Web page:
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Arch of West Virginia Praised for Enhancing Wildlife Habitat on Former Mine Site


CHARLESTON, W.Va. (March 8, 2005) - Arch Coal, Inc. (NYSE: ACI) today announced that Arch of West Virginia, a wholly owned subsidiary, received the 2004 "Wildlife West Virginia Award" for its outstanding accomplishments in the enhancement of wildlife habitat on reclaimed mine lands.

"We're proud that our dedicated Arch of West Virginia miners were recognized for going above-and-beyond standard reclamation practices and achieving true excellence," says Steven F. Leer, Arch Coal's president and chief executive officer. "Receipt of this award underscores Arch Coal's corporate commitment to the environment and the communities in which we operate."

Arch of West Virginia's award-winning reclamation efforts include the establishment and enhancement of wildlife habitat over the 17-year life of the operation. Arch of West Virginia created water sources, developed sustainable food supplies and designed protective cover to help a variety of native wildlife species, including wild turkey, wood ducks, whitetail deer, black bear and mourning doves, thrive on this former mine site.

Arch of West Virginia has earned a number of national and state awards for its excellence in reclamation in recent years, including the Director's Award from the U.S. Department of the Interior, the West Virginia Department of Environmental Protection's Greenlands Award and the Interstate Mining Compact Commission's Kenes C. Bowling Award.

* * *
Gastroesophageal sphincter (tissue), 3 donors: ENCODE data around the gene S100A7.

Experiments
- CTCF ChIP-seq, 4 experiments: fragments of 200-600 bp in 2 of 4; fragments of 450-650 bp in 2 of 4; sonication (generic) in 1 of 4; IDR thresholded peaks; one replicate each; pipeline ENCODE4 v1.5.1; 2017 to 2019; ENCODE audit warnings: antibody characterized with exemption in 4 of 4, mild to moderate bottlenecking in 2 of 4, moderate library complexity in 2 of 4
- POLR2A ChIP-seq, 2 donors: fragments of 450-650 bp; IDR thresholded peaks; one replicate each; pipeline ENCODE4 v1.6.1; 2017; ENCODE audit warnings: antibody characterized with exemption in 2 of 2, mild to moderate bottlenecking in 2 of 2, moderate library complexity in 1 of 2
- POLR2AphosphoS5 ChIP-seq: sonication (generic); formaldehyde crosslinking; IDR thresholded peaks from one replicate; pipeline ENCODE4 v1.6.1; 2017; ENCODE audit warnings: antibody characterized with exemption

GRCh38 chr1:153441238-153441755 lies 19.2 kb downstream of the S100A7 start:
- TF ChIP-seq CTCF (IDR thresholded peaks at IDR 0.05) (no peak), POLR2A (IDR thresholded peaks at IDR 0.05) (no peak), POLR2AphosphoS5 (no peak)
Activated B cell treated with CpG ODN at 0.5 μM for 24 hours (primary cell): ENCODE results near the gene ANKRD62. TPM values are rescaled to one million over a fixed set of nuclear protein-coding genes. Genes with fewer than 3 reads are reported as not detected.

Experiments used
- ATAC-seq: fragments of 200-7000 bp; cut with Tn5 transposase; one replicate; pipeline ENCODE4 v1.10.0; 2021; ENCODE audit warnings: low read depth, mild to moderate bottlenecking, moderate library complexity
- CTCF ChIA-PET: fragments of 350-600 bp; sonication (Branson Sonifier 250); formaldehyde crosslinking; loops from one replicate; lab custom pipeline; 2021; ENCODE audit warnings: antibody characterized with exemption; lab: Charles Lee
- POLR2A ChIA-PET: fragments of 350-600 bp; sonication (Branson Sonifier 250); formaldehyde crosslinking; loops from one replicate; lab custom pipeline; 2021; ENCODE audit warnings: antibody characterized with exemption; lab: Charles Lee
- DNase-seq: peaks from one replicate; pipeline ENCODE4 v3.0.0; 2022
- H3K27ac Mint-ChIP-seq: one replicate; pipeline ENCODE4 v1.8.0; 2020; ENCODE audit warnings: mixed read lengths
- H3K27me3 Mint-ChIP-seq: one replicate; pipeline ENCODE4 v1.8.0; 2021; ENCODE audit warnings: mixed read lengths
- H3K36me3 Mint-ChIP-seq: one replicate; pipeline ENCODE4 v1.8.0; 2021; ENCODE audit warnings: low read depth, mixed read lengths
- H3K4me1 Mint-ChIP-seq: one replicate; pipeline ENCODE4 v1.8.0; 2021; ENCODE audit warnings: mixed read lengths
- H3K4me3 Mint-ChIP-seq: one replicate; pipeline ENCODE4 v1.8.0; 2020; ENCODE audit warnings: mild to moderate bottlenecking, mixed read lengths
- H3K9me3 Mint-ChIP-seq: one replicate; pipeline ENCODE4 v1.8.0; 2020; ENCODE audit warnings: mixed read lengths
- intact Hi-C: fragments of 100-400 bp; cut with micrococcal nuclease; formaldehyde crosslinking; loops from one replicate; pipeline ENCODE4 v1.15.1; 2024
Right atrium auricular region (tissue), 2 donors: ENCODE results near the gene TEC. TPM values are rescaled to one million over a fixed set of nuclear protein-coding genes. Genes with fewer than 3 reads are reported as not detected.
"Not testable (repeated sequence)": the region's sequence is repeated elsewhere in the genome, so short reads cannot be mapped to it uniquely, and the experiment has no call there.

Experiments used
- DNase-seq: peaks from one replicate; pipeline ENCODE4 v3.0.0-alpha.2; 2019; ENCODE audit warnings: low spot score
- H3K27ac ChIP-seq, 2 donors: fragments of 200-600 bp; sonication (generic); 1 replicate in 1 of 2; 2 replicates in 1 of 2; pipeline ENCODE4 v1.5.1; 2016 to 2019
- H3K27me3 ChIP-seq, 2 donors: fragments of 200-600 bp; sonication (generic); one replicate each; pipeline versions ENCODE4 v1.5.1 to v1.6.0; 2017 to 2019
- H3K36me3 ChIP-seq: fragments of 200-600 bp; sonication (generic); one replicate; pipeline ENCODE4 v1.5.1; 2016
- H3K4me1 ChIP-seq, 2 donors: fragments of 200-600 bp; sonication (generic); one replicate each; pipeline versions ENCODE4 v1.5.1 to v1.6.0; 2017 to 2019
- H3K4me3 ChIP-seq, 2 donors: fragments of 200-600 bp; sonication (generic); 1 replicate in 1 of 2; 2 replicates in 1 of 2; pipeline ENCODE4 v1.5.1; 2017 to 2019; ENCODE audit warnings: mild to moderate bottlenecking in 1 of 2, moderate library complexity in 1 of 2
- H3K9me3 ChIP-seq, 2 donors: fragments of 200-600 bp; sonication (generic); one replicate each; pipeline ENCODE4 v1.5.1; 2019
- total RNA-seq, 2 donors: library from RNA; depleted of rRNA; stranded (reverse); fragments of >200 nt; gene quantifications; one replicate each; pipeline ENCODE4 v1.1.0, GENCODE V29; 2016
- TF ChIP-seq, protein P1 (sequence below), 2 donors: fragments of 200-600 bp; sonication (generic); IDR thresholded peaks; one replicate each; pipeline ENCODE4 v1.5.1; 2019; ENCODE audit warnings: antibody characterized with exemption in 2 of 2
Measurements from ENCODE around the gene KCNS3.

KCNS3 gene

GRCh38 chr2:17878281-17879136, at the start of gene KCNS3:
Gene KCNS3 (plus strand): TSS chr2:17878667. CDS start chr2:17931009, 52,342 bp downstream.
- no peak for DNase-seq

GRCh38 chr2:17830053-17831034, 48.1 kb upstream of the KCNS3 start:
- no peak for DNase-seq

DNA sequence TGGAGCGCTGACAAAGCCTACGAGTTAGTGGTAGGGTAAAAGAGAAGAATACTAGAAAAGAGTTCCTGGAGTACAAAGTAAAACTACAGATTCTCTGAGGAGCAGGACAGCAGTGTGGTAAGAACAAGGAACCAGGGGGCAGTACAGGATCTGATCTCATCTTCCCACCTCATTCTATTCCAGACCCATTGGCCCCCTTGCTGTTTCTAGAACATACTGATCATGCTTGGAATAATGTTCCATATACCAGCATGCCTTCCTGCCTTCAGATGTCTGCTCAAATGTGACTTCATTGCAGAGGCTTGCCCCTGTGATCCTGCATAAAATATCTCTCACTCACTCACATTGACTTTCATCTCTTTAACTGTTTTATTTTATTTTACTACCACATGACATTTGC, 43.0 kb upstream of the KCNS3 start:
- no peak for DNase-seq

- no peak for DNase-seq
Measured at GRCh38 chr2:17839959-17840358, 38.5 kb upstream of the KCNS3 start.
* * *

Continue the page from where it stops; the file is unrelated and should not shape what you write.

In 1993, Arch's Hobet Mining was the first recipient of the Wildlife West Virginia Award. Arch's operations have been recognized with the Wildlife West Virginia Award a total of six times in the last 12 years.

Located in Logan County, Arch of West Virginia employs roughly 275 people, and its operations produced 3.1 million tons of coal in 2004.

St. Louis-based Arch Coal is the nation's second largest coal producer and mines low-sulfur coal exclusively. Through its subsidiary operations in West Virginia, Kentucky, Virginia, Wyoming, Colorado and Utah, Arch provides the fuel for approximately 7 percent of the electricity generated in the United States.